The changes we made were a massive accelerator for us. We stopped adding to the pile and, over time, transitioned to feature development that used common patterns. We did a major refactoring over the course of several years to get rid of all our old legacy code, except for a remaining piece of core functionality. That resulted in a new practice where developing features was not about learning how to code things over and over or write new stuff but how to integrate, tie together and compose using the pieces we had available.
By stopping tech debt from expanding, we could direct our actual engineering capabilities on larger problems like data and system architecture. Because we were using reusable libraries and tools, the features were easier to test. The bug rate went down notably, and the quality of the codebase went up, which accelerated development even further. The metrics we were following indicated significant progress: our cycle time went down from about 14 to three days, and most of that was of increased technical quality. We delivered on a tremendous number of features, unlocked a brand new customer segment through our work, and were able to find an entirely new line of business that ultimately created a previously non-existent line of B2B2C business with huge revenue potential. By improving our technical quality, we were able to develop a platform on which we could build the CEO’s vision.
- If you are in an under-resourced startup, it’s important to make engineering as boring as possible. There shouldn’t be any surprises; everything should be as expected. The more you can achieve consistency and reliability, the more you can shift your focus on problems that matter, such as how to increase customer retention and acquisition, how to improve user acquisition, how to monetize your customer base, etc.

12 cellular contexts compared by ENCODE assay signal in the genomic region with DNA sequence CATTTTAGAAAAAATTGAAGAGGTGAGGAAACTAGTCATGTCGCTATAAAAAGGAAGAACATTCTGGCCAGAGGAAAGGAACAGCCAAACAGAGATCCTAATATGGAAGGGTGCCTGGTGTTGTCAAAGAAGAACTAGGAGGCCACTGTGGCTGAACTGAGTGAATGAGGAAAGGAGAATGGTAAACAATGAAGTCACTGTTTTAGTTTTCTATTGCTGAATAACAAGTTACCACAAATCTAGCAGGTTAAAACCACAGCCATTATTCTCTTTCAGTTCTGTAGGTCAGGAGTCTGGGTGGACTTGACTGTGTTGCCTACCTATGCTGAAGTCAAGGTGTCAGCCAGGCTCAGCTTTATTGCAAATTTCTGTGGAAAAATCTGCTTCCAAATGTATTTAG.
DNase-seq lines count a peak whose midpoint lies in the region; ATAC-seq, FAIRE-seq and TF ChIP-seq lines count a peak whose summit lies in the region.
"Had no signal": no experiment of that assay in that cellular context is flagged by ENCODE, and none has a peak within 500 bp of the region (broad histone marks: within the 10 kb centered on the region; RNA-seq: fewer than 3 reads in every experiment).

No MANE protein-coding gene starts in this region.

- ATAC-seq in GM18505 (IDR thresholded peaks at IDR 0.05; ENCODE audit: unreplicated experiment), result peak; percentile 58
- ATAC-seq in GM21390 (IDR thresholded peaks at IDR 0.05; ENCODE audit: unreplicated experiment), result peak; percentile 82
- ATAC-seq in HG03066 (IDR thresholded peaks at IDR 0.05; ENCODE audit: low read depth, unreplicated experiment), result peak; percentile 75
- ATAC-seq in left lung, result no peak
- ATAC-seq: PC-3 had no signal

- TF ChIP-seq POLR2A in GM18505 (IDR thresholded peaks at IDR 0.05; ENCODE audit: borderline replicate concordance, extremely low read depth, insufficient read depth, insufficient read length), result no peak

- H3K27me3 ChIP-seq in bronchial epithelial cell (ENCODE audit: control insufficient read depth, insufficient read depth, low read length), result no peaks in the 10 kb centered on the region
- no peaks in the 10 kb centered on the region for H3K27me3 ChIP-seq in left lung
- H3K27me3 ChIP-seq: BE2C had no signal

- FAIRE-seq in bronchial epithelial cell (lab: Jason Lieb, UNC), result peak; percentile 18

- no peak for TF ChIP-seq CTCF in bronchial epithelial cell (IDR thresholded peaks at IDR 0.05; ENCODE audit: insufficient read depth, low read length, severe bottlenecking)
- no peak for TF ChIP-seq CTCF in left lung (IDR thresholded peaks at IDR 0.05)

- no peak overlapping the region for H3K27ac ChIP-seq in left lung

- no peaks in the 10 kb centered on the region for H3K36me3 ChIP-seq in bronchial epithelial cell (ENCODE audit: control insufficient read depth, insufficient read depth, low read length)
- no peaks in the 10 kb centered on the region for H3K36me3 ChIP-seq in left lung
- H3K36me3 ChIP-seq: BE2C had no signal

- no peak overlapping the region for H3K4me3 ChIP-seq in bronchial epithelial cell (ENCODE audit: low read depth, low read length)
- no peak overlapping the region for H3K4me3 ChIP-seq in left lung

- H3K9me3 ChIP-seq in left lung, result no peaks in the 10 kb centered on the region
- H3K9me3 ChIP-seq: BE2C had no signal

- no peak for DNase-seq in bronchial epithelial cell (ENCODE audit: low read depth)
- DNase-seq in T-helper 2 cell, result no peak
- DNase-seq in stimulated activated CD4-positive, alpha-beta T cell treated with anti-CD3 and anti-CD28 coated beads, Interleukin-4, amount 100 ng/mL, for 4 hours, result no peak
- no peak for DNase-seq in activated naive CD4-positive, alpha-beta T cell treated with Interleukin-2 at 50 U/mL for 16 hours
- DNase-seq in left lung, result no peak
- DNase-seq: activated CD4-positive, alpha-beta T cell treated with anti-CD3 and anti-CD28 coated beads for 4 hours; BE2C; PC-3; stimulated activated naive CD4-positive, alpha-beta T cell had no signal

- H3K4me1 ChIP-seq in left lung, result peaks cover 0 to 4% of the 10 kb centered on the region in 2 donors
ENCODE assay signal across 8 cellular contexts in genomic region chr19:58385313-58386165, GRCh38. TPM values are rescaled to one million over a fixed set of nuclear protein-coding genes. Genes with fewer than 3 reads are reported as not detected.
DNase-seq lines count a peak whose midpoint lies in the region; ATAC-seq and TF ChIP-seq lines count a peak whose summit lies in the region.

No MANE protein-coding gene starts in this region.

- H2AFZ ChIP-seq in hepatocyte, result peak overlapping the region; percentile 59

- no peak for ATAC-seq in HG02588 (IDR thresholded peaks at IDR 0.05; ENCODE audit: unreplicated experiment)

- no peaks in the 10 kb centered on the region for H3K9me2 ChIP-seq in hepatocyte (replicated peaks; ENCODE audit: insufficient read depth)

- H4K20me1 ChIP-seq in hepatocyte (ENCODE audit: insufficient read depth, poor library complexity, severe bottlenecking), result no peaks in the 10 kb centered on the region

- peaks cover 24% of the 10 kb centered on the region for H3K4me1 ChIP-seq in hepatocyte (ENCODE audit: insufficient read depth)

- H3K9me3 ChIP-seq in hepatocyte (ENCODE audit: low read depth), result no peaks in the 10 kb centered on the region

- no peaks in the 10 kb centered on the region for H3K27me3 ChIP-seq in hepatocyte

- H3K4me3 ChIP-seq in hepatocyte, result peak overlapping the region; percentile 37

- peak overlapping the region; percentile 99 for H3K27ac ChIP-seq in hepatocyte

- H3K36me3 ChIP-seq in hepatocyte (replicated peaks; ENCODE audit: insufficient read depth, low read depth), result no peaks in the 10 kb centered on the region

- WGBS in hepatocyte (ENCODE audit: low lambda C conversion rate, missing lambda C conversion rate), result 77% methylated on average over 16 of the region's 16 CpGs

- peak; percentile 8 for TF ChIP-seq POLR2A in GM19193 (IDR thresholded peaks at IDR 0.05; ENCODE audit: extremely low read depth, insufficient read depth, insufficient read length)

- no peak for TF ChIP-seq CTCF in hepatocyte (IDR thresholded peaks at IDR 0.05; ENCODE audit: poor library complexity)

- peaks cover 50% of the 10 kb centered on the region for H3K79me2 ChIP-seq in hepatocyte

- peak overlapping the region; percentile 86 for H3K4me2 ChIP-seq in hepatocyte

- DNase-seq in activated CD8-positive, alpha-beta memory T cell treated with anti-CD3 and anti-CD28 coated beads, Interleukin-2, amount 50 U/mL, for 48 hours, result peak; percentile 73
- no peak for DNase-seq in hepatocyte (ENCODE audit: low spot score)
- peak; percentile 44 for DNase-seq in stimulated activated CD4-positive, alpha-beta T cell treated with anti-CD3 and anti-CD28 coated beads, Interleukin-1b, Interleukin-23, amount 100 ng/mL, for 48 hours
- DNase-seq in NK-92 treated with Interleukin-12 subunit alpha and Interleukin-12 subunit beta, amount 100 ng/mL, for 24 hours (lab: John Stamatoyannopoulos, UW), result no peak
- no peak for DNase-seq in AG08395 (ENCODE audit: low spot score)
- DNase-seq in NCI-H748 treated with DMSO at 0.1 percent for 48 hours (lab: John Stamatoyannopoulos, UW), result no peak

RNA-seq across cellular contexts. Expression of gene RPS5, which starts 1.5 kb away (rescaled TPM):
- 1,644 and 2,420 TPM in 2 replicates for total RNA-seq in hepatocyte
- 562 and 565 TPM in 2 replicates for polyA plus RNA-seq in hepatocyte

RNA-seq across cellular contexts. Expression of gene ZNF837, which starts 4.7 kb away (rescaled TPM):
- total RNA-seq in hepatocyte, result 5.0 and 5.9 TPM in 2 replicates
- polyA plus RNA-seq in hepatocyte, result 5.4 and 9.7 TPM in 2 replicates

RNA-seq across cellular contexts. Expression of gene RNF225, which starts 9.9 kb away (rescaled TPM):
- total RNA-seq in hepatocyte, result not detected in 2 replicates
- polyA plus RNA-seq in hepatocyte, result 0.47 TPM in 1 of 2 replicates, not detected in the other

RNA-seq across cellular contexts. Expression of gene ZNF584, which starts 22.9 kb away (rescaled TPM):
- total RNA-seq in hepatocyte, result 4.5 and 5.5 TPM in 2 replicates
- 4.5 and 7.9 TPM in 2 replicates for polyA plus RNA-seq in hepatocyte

- You have to roll up your sleeves. Many EMs or directors think they shouldn’t code -- and that is in general true. But that has to be balanced with the competencies that are available on your team. If you have a junior team with meager experience that you are trying to show a new way, they need to learn what good looks like. You need to demonstrate and model that for them. Sometimes that means doing work yourself before creating guidelines and guardrails for them to pick it up.
- Communicating the changes you made is more important than the actual changes. For example, if your team doesn’t know that a certain library exists or doesn’t know how to use it, they will continue to use the old thing that was working for them. The only way to make your team use it is to make them aware of it and make the actual use as easy and frictionless as possible.
- Expect pushbacks. In general, engineers like to argue, but that is not the reason not to pursue change. All decisions have their pros and cons, along with failure modes that could be risky. Solid decision-making is about consistently making decisions that provide benefits that bring you closer to the desired outcome. It takes a lot of repetition in communication and supervision to ensure that those decisions are implemented. Sometimes I felt uncomfortable with that amount of repetition and supervision, but it was key to achieving the desired outcomes.